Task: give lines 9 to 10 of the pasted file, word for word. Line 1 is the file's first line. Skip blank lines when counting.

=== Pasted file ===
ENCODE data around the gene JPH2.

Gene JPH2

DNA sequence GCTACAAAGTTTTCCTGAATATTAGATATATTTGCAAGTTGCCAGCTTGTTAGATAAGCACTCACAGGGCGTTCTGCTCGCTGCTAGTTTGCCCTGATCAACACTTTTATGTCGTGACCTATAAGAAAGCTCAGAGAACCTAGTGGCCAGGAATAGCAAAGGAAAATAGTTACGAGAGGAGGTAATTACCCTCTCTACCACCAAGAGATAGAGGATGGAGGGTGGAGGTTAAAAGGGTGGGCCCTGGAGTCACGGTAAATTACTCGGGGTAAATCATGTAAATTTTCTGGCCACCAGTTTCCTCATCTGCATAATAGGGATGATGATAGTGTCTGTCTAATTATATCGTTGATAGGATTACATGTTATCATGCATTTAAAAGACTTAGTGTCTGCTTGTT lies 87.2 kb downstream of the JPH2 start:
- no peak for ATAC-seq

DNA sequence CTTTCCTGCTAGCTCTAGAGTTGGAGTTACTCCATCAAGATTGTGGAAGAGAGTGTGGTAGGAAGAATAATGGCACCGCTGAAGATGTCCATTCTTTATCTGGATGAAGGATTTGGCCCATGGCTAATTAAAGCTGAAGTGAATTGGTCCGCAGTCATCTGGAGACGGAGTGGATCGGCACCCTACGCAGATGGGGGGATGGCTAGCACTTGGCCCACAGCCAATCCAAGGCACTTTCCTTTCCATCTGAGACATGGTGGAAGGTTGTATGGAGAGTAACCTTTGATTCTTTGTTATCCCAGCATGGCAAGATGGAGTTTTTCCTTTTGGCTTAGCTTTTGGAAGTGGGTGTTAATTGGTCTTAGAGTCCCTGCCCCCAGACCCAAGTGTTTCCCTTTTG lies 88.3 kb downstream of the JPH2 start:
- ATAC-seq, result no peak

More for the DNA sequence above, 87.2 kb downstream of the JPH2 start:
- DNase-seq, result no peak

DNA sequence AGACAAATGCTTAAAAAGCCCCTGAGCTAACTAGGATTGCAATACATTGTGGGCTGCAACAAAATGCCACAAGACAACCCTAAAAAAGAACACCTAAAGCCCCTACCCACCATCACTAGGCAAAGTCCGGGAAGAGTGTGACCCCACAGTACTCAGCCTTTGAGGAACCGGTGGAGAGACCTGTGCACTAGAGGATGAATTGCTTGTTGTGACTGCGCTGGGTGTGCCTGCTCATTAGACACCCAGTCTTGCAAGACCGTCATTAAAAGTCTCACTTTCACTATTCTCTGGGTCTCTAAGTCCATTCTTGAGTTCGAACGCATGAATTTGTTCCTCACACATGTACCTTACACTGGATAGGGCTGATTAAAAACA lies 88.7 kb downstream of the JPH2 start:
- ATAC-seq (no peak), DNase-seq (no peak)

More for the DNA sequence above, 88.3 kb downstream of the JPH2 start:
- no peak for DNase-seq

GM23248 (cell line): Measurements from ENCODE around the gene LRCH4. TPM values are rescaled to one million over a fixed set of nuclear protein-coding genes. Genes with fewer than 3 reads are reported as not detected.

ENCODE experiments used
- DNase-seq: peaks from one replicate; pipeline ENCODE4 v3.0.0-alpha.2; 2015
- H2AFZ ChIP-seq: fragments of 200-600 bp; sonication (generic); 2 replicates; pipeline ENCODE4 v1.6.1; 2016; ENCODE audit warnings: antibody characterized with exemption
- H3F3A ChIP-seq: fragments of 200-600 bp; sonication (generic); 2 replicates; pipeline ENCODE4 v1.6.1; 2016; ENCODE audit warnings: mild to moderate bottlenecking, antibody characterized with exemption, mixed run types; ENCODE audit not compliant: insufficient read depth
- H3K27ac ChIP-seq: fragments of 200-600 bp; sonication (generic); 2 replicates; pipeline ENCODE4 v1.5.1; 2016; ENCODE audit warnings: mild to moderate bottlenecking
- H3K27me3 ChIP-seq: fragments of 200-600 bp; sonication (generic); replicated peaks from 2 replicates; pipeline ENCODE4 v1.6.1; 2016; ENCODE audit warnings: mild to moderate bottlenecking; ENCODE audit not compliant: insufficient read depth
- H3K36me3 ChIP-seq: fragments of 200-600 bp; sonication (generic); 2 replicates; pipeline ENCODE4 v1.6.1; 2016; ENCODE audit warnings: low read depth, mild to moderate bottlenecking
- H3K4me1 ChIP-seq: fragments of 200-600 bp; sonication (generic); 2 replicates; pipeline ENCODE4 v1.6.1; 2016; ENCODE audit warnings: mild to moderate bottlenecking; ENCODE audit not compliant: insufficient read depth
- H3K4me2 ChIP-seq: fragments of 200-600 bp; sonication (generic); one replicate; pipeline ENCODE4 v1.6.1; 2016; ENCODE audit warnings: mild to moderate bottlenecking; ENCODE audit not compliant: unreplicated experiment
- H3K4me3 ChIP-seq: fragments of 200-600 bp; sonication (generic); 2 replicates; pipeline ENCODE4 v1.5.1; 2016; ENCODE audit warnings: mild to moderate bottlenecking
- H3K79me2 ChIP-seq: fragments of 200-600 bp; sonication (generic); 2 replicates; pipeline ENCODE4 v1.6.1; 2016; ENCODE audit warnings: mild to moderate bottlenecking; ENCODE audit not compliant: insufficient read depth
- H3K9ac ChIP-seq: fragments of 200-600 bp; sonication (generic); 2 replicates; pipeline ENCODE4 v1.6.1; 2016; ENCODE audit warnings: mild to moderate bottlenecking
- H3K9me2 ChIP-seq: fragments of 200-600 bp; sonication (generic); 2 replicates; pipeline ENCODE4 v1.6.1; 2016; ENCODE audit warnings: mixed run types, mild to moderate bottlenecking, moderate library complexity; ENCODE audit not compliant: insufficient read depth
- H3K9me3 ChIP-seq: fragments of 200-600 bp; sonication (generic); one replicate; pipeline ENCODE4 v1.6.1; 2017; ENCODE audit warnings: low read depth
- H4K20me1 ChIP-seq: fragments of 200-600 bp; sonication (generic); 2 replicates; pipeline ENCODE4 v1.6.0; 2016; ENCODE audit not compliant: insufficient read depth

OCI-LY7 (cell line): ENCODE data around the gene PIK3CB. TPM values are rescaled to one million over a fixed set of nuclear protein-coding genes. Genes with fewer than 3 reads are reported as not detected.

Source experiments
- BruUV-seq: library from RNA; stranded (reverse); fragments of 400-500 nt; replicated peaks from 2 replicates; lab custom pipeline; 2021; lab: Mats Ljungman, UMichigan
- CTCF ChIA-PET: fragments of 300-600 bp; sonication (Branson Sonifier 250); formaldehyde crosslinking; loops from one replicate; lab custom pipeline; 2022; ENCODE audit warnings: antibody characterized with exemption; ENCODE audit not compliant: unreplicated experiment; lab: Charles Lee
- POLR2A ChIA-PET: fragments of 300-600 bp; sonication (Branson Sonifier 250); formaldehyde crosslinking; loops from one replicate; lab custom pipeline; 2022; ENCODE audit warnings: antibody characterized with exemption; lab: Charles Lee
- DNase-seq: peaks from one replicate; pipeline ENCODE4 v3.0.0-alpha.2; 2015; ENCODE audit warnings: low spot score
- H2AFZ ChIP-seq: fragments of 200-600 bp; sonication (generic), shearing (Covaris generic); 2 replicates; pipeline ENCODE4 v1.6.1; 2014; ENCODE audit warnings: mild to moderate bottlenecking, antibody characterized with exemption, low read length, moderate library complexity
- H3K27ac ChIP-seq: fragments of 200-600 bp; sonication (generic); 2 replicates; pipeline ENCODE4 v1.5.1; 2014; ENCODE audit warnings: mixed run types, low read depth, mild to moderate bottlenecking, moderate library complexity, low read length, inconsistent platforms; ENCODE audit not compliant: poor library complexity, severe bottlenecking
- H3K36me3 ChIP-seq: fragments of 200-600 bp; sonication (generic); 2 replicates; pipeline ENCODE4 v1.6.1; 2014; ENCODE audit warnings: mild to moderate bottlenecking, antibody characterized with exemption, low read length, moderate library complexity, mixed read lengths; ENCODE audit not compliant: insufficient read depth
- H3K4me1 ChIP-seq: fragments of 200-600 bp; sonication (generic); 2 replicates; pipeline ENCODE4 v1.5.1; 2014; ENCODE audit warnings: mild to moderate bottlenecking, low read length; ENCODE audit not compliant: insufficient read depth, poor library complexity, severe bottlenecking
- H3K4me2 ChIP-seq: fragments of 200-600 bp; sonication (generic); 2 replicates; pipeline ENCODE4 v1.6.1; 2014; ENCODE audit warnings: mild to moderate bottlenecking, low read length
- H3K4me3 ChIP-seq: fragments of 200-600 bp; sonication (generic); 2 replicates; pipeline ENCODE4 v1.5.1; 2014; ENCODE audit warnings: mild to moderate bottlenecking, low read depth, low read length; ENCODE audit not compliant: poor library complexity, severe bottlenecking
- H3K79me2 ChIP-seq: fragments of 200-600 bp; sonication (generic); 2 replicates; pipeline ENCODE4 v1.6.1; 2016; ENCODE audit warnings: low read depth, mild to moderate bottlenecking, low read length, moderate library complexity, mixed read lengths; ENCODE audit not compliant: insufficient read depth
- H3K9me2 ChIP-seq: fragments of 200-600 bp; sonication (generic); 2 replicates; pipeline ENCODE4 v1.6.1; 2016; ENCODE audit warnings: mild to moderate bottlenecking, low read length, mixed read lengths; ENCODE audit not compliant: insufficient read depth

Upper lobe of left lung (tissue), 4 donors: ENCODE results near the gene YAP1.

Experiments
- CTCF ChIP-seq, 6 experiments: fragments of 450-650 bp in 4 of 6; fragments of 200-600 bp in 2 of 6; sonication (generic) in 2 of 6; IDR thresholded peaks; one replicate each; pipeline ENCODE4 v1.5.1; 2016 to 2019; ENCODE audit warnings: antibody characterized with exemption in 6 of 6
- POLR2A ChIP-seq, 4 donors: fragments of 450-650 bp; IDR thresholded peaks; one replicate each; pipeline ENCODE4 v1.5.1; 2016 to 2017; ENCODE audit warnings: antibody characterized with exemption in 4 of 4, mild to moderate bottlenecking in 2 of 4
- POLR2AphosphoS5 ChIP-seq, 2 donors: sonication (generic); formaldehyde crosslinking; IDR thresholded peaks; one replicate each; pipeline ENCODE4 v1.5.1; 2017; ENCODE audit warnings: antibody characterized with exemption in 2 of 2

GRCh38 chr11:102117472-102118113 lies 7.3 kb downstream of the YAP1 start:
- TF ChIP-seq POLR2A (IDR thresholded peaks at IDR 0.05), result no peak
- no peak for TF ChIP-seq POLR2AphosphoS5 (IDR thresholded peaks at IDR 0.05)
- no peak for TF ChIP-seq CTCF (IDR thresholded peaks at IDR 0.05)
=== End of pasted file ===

DNA sequence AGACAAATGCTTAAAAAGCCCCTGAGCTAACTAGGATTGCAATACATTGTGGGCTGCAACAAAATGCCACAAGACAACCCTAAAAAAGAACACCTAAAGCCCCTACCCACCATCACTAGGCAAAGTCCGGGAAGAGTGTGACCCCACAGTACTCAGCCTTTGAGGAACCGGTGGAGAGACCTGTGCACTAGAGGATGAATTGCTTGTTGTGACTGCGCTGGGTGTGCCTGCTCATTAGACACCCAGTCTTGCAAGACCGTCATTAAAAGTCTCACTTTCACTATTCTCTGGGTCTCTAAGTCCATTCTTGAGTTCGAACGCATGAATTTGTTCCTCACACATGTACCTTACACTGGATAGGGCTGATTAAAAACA lies 88.7 kb downstream of the JPH2 start:
- ATAC-seq (no peak), DNase-seq (no peak)